Katie Edwards, associate professor of educational psychology, was named a fellow of the American Psychological Association. This distinction recognizes members who have made unusual and outstanding contributions in the field of psychology on a national level. Edwards’ interdisciplinary research focuses on the causes and consequences of interpersonal violence, primarily intimate partner violence and sexual assault among adolescents and emerging adults. She is especially interested in studying historically marginalized populations, such as sexual minority and Native American youth.
Robert Harveson, professor of plant pathology, was named a fellow of the American Phytopathological Society. Fellows are selected for significant contributions to research, teaching, professional service and beyond. Harveson was recognized for his work at the Panhandle Research and Extension Center, …where he provides regional growers with services, training and education to reduce losses to specialty crop diseases. He is an internationally recognized leader in identifying diseases and devising management strategies for low-acreage crops including sugar beets, dry beans, sunflowers, chickpeas and potatoes.
Ryan Sullivan, clinical associate professor of law, received the 2022 Access to Justice Award from the Association of American Law Schools. The award, presented by the Section on Pro Bono and Public Service Opportunities, recognizes those who manage pro bono programs or work to remove barriers to justice. Sullivan was honored for his commitment to pro bono and public interest work, and specifically for his work to launch the Tenant Assistance Project. Launched in April 2020, the project helps tenants avoid immediate eviction by providing defense packets, resources and representation.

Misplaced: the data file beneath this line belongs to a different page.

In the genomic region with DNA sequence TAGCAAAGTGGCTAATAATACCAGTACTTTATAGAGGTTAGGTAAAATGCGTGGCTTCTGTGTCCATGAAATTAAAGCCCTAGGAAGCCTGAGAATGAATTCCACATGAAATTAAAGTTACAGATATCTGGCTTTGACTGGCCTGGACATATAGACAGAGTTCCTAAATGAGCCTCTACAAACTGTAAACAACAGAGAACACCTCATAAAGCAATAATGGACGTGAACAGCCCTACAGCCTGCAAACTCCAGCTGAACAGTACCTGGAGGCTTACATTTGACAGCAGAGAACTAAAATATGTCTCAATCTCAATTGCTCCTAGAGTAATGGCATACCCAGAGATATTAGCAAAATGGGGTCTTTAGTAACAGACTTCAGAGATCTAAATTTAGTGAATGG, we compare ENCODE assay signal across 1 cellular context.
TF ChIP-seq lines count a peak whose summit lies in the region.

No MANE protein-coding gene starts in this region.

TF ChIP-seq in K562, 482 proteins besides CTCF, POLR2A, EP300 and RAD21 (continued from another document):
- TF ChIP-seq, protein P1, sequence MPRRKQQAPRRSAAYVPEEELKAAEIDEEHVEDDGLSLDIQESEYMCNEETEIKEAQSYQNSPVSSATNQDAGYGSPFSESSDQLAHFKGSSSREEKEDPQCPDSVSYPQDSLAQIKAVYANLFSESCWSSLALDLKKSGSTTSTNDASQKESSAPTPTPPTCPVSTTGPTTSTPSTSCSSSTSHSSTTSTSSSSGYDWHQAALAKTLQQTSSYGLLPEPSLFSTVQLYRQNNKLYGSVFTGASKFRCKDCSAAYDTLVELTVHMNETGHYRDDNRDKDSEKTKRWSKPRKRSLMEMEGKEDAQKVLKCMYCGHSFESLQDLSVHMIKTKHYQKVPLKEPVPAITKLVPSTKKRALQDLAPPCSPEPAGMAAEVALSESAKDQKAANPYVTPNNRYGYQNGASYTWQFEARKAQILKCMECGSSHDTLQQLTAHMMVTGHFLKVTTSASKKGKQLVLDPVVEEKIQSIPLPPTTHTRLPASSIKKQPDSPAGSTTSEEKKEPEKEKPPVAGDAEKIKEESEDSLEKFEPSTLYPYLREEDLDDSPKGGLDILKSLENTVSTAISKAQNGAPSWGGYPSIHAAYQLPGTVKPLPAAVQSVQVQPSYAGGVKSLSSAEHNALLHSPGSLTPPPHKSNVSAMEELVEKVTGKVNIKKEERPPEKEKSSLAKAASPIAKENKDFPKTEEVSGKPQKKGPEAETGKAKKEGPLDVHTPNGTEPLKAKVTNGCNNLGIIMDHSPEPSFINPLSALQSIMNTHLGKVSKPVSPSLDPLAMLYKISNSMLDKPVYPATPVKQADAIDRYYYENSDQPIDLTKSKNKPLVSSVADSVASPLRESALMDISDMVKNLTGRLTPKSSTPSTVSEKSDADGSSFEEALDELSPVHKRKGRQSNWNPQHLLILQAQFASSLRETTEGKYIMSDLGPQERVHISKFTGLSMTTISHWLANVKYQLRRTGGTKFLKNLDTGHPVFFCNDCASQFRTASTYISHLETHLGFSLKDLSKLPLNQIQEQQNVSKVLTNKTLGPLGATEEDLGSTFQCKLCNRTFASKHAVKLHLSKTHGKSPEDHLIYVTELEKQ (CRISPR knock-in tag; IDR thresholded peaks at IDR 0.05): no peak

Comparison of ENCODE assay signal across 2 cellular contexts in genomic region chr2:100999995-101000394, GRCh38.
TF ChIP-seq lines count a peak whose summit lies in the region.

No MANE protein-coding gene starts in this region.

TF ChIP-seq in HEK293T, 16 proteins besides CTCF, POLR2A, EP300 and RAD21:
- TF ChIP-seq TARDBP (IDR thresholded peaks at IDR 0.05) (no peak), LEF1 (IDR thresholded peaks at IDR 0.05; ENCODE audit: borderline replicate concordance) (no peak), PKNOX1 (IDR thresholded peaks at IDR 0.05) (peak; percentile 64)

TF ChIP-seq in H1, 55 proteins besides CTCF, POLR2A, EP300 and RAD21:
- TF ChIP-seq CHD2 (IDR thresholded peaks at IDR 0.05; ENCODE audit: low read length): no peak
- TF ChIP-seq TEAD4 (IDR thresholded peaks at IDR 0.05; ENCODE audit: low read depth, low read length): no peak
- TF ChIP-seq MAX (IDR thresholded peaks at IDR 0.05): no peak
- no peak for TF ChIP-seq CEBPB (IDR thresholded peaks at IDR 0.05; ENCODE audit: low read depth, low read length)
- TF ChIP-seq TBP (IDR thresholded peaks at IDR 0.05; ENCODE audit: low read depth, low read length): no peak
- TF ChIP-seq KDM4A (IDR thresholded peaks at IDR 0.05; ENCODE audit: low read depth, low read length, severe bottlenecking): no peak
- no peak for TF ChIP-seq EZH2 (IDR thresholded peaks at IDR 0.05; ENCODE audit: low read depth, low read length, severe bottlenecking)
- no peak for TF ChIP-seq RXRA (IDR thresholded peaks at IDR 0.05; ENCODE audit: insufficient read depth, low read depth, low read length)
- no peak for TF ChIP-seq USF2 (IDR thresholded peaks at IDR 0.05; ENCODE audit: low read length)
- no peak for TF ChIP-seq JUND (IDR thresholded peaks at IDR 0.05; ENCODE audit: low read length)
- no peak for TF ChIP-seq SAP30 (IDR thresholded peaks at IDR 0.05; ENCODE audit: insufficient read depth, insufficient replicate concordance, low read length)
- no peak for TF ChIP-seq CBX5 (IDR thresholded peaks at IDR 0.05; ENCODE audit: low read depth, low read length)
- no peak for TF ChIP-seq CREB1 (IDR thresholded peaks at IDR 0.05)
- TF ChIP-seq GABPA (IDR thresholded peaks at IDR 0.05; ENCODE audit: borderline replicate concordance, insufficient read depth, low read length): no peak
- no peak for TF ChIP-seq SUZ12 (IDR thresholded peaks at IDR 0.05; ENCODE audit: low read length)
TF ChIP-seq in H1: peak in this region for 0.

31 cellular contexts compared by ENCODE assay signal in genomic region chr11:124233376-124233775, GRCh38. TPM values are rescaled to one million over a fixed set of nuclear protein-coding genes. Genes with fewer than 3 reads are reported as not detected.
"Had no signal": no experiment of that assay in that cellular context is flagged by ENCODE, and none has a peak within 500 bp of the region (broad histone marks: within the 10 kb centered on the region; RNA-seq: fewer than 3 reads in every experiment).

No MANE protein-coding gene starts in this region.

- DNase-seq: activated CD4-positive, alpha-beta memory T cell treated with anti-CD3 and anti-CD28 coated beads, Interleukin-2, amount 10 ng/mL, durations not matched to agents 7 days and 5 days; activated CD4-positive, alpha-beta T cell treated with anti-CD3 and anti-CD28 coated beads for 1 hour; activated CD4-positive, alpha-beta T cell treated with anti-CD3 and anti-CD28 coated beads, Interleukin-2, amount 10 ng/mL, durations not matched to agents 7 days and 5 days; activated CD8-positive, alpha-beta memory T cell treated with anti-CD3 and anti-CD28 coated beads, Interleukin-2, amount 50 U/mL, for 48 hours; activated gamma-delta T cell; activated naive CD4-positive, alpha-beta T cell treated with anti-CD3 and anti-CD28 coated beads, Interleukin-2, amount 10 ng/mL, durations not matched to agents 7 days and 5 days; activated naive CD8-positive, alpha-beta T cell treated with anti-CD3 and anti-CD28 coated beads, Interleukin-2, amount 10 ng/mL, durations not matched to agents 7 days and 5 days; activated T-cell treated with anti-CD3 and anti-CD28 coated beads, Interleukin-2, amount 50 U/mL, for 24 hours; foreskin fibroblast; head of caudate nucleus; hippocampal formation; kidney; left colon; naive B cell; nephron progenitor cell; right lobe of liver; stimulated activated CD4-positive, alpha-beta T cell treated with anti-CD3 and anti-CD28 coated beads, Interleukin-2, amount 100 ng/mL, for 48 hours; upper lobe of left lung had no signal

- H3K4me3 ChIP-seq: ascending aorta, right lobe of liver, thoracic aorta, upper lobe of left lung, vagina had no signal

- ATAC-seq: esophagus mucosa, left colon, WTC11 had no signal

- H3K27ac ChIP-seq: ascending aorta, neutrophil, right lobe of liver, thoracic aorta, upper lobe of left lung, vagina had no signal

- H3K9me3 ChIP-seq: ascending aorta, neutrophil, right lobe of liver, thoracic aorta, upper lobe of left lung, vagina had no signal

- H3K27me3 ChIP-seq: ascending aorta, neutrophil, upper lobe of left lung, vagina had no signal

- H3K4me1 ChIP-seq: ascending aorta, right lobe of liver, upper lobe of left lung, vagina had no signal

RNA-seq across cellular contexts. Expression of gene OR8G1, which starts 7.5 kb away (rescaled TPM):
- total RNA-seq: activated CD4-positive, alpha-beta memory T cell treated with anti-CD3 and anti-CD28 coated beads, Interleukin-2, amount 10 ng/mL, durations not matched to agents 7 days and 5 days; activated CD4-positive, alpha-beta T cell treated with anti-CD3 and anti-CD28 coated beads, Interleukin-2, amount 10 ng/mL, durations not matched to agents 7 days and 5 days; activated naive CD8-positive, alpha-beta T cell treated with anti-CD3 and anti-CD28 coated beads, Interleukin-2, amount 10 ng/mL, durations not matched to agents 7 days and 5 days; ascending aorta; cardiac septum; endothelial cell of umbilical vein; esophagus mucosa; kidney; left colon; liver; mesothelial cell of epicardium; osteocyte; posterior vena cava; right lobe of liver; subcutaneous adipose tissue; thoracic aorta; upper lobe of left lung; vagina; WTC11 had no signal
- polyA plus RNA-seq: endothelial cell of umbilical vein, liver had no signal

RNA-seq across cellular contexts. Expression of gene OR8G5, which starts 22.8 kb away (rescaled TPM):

Phillip Miller, Kermit Wagner Distinguished Professor of Animal Science, received the American Feed Industry Association Award in Nonruminant Nutrition Research from the American Society of Animal Science. The award recognizes an individual who has contributed to and published outstanding work in the last 10 years in nonruminant nutrition. Miller, a Husker faculty member since 1990, focuses on energy and amino acid nutrition in the growing pig, and how nutrition during gilt development affects sow longevity. More recently, he’s explored the impact of nutrition on the pig microbiome.
Timothy Schaffert, Susan J. Rosowski Professor of English, is author of The Perfume Thief, which was selected by Penguin Random House International for the One World One Book Program. Only two titles are selected annually for this global promotion, which will take the novel to bookstores worldwide. The novel follows Clementine, a queer American ex-pat and thief, who is drawn out of retirement and into a scam when the Nazis invade Paris. The book has received numerous accolades, including placement on the American Booksellers Association bestseller list and No. 1 bestseller status on Amazon in the category of LGBTQ+ Historical Fiction.